Sons of exposed Russian deep-cover spies want their Canadian citizenship back

FoleyThe sons of a Russian couple, who fraudulently acquired Canadian citizenship before being arrested for espionage in the United States, are seeking to reinstate their Canadian citizenship, which was annulled when their parents were found to be Russian spies. Tim and Alex Vavilov are the sons of Donald Heathfield and Tracey Foley, a married couple arrested in 2010 under Operation GHOST STORIES —a counterintelligence program run by the US Federal Bureau of Investigation (FBI). Following their arrest, their sons, who allegedly grew up thinking their parents were Canadian, were told that their parents were in fact Russian citizens and that their real names were Andrei Bezrukov and Elena Vavilova. Their English-sounding names and Canadian passports had been forged in the late 1980s by the KGB, the Soviet Union’s primary external intelligence agency.

The two boys were at the family’s home in suburban Cambridge, MA, on Sunday, June 27, 2010, when FBI agents conducted coordinated raids across New England, arresting their parents and eight more Russian ‘illegals’. The term is used to signify Russian non-official-cover operatives, namely intelligence officers who operate abroad without diplomatic cover and typically without connection to the country they spy for. It is now believed that Bezrukov and Vavilova were recruited as a couple in the 1980s by the KGB’s Department S, which operated the agency’s ‘illegals’ program.

But the two brothers, who were born in Canada, are currently involved in a prolonged legal battle to have their Canadian citizenship reinstated. The latter was rescinded when it became clear that their parents’ Canadian passports were fraudulent. According to the Canadian Citizenship Act, children born in Canada to “employees of a foreign government” are not entitled to Canadian nationality. But the brothers argue that they were 20 and 16 when their parents were arrested and were unaware of their double identities. It follows, they told Canada’s newsmagazine Maclean’s in August, that they cannot be punished for their parents’ crimes.

This past June, Canada’s Federal Court of Appeal overturned the decision of a lower court and ordered the government to reinstate Alex Vavilov’s Canadian citizenship. Now the government has until September 20 to decide whether to appeal the Federal Court of Appeal’s decision to the Supreme Court. If it does not, or if it upholds the decision of the Federal Court of Appeal, it is thought that Alex’s brother, Tim, will also have his Canadian citizenship reinstated.

But the case may be further-complicated by allegations made by the Canadian Security Intelligence Service (CSIS) that Tim was aware of his parents’ espionage activities when they were arrested by the FBI. The CSIS claims that the two Russian spies had groomed Tim to enter the intelligence profession, and that the then-20-year-old had given an oath of allegiance to the SVR —the KGB’s post-Cold-War successor agency. But Tim Vavilov denies he was groomed or “sworn-in” by the Russians, and argues that he has never been presented with evidence of this allegation, even though his parents’ home in Massachusetts was bugged by the FBI for nearly a decade.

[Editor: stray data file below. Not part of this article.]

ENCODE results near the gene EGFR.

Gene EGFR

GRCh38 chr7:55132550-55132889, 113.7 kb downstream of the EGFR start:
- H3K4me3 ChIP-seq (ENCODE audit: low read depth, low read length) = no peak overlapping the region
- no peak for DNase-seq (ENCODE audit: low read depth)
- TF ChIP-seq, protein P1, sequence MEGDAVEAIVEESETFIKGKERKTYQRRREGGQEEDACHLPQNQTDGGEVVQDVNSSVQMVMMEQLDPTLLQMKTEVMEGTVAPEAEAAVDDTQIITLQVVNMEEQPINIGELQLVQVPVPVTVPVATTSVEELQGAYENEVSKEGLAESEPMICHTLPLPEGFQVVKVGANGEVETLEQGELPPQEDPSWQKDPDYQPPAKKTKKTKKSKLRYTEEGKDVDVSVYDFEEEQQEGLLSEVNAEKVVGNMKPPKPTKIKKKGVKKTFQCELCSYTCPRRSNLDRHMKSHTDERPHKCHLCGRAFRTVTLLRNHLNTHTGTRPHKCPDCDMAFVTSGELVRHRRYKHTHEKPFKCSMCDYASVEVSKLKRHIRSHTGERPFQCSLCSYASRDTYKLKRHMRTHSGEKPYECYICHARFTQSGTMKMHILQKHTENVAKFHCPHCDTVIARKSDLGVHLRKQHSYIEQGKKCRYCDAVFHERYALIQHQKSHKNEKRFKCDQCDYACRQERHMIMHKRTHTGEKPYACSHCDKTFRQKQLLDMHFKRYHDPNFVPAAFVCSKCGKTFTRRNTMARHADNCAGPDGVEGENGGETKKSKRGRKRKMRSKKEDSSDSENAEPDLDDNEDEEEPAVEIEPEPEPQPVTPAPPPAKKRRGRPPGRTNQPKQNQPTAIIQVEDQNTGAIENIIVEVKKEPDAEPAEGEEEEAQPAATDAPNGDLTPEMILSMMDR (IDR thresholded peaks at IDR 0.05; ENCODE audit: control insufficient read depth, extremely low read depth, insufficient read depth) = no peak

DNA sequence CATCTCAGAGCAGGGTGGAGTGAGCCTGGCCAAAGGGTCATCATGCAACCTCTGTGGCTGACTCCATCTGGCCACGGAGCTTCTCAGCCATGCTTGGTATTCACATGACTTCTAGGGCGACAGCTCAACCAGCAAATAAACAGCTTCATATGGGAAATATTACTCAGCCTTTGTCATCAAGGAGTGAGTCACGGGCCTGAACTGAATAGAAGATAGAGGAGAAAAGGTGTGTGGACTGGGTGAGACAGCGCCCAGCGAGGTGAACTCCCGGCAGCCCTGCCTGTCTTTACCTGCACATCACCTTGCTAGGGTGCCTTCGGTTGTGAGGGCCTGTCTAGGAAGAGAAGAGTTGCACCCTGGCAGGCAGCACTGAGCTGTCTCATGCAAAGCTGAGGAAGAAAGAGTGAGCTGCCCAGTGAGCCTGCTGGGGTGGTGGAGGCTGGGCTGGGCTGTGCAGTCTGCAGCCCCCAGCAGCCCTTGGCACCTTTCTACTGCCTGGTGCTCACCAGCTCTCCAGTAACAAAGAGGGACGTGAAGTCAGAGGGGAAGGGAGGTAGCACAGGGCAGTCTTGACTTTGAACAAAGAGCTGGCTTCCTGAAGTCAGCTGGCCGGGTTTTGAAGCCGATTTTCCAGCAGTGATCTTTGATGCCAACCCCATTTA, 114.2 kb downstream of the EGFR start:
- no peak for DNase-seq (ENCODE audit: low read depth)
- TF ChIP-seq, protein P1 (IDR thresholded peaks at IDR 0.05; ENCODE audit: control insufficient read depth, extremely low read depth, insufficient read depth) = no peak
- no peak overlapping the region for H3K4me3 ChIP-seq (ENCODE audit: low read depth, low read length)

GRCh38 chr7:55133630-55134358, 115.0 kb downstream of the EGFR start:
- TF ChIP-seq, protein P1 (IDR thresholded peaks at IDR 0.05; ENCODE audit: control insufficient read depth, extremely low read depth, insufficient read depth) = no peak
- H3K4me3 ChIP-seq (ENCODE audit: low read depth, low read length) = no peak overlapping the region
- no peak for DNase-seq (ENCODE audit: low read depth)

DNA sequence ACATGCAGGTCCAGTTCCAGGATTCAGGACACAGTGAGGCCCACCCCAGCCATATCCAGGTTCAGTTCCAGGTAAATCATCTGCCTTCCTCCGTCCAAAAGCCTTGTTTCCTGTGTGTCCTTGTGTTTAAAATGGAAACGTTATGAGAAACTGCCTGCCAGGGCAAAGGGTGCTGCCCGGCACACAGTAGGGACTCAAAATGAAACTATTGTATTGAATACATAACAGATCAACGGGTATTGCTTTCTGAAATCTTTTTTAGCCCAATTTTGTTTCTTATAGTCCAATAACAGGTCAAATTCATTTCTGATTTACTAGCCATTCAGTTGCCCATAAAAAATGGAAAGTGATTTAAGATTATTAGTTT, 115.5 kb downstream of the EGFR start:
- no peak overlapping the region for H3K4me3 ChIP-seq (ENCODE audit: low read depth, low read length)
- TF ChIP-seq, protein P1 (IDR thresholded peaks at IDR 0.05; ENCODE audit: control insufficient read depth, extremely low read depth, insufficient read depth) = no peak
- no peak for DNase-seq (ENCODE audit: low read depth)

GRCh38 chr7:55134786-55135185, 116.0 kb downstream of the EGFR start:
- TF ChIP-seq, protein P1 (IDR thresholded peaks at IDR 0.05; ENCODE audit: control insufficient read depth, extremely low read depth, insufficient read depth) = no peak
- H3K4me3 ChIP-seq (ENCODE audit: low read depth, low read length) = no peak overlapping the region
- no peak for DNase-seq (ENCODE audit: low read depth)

Author: Joseph Fitsanakis | Date: 15 September 2017 | Permalink

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Russia jailed senior intelligence officers for helping CIA nab notorious hackers

FSB - JFTwo senior officers in the Russian intelligence services were charged with treason after they were found to have helped the United States catch two notorious Russian hackers, according to reports in the Russian media. Sergey Mikhailov was a career officer in the Federal Security Service —a descendant of the domestic section of the Soviet-era KGB— which is often referred to as Russia’s equivalent of the United States Federal Bureau of Investigation. Mikhailov had risen through the ranks of the FSB to eventually head the agency’s Center for Information Security. Known in Russia as CIB, the Center is tasked with investigating electronic crime in the Russian Federation.

But in December 2016, Mikhailov and one of his trusted deputies in the CIB, Dmitry Dokuchaev, were suddenly removed from their posts and arrested. The arrests marked some of the highest-profile detentions of intelligence officers in Russia since the demise of the Soviet Union. Russian authorities refused to reveal the reasons for the arrests, but confirmed that the two men had been charged with treason. Reports soon surfaced in the Russian media, claiming that Mikhailov and Dokuchaev were arrested for their involvement in a Russian criminal hacker gang. Some Western media, including The New York Times, speculated that the two men may have been arrested for helping US intelligence investigate Russian interference in the 2016 US presidential election.